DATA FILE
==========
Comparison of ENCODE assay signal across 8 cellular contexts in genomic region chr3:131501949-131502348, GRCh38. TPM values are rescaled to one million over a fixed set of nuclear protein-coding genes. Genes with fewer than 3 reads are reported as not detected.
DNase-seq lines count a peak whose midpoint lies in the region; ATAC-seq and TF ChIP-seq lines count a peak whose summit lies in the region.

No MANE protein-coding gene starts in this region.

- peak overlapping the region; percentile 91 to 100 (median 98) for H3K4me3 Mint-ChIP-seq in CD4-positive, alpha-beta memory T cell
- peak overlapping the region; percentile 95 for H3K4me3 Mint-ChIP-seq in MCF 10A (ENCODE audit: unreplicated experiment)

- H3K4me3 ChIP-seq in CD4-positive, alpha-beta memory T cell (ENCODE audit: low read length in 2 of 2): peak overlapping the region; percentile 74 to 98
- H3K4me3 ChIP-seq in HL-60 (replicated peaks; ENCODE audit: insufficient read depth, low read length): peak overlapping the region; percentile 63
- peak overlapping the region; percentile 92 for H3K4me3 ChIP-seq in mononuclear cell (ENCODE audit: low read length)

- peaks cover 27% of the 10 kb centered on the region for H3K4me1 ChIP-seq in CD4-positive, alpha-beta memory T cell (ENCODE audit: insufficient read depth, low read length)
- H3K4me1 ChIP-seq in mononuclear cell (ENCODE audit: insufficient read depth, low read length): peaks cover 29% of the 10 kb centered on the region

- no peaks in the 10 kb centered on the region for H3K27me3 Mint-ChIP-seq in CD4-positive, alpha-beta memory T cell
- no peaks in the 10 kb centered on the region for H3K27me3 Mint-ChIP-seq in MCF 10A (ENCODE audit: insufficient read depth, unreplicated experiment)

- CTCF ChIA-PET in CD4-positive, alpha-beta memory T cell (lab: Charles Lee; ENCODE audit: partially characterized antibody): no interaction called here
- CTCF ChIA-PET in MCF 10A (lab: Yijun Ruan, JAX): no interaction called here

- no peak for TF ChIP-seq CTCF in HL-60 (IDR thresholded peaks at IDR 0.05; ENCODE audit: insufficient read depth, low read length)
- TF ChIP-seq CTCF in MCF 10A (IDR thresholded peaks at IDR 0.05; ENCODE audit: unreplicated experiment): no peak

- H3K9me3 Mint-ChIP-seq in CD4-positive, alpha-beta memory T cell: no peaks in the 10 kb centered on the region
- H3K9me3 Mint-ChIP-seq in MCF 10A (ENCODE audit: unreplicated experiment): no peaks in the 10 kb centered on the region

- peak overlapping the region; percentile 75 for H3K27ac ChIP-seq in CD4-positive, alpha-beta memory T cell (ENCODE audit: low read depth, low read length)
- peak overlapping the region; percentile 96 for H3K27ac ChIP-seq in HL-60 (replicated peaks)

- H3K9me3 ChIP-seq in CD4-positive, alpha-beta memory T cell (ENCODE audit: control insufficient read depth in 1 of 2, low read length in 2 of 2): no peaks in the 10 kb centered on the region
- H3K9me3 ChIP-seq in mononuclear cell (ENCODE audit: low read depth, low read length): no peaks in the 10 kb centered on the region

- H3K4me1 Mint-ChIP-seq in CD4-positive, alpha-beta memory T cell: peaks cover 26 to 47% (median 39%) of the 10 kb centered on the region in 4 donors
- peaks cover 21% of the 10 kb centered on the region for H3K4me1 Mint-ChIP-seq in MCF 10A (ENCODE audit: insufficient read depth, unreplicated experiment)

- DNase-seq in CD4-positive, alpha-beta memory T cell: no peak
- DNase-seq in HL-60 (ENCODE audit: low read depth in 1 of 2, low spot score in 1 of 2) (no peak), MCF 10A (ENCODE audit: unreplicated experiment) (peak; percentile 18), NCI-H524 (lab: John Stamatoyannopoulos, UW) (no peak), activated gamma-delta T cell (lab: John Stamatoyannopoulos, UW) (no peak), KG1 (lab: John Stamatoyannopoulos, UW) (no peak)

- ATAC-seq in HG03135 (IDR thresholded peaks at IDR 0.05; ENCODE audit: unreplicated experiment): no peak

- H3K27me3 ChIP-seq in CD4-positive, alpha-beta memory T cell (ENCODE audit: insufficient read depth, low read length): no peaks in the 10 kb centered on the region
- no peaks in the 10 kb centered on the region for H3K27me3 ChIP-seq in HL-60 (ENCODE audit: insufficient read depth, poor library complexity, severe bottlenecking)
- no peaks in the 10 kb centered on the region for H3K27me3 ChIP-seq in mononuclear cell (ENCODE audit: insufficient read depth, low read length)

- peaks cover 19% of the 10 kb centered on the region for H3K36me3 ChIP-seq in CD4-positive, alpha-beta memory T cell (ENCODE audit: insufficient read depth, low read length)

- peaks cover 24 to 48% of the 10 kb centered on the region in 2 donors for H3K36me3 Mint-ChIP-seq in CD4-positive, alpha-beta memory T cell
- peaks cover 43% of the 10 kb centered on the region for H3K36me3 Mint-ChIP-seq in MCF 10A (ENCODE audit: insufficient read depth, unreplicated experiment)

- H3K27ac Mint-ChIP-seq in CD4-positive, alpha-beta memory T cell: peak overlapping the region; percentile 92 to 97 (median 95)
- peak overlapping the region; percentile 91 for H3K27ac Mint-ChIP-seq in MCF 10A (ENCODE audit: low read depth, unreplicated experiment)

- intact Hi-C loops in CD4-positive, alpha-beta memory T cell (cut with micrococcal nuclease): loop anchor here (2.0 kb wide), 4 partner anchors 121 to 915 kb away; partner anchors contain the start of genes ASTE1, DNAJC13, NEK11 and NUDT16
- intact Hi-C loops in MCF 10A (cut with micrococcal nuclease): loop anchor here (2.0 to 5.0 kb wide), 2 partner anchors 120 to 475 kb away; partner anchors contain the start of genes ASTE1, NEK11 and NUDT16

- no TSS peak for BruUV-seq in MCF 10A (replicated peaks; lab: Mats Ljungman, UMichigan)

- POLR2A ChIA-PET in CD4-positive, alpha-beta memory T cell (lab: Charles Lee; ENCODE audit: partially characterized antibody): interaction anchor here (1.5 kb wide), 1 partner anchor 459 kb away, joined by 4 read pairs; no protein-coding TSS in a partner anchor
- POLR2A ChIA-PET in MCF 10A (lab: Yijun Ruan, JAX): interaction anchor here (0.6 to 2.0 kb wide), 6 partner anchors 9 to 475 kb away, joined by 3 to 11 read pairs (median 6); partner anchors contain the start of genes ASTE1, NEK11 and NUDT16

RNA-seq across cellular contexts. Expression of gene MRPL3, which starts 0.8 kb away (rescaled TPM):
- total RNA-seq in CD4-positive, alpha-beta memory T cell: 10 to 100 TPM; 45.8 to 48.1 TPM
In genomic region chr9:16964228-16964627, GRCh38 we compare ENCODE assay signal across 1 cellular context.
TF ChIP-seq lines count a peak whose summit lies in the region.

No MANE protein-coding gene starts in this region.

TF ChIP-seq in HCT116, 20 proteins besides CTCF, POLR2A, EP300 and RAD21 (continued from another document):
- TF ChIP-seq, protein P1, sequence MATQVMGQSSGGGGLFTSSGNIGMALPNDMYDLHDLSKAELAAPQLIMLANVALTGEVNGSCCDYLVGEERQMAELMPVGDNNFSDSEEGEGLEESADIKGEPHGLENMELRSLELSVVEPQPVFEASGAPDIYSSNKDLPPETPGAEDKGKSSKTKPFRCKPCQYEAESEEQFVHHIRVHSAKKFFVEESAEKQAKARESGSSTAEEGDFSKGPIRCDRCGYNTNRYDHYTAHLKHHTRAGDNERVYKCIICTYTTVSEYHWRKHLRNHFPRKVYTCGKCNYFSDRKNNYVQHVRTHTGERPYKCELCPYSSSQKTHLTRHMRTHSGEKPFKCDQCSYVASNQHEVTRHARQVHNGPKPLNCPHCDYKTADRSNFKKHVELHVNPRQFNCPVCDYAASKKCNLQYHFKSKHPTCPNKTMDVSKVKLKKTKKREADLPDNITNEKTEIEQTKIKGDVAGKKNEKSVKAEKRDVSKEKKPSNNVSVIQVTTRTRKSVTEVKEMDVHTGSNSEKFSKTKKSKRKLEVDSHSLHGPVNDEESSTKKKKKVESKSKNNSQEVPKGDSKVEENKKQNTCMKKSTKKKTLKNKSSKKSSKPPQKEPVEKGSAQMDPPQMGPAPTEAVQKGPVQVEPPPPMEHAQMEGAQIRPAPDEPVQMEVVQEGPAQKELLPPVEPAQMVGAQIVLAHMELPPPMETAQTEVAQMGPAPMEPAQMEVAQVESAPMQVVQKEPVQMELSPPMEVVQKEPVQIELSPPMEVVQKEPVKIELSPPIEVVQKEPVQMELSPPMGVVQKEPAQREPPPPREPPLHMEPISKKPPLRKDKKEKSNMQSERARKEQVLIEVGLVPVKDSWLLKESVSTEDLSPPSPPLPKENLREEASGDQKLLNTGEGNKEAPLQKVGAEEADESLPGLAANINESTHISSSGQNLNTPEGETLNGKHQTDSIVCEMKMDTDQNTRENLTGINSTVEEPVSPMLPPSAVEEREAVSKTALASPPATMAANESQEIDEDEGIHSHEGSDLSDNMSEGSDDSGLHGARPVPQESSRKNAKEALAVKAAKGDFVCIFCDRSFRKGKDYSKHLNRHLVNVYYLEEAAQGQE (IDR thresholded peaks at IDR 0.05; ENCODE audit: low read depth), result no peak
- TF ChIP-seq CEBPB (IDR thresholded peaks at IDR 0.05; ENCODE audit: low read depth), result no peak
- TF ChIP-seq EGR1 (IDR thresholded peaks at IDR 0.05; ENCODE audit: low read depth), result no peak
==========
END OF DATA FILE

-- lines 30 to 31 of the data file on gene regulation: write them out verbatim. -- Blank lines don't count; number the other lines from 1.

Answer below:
- no peaks in the 10 kb centered on the region for H3K27me3 ChIP-seq in mononuclear cell (ENCODE audit: insufficient read depth, low read length)

- peaks cover 19% of the 10 kb centered on the region for H3K36me3 ChIP-seq in CD4-positive, alpha-beta memory T cell (ENCODE audit: insufficient read depth, low read length)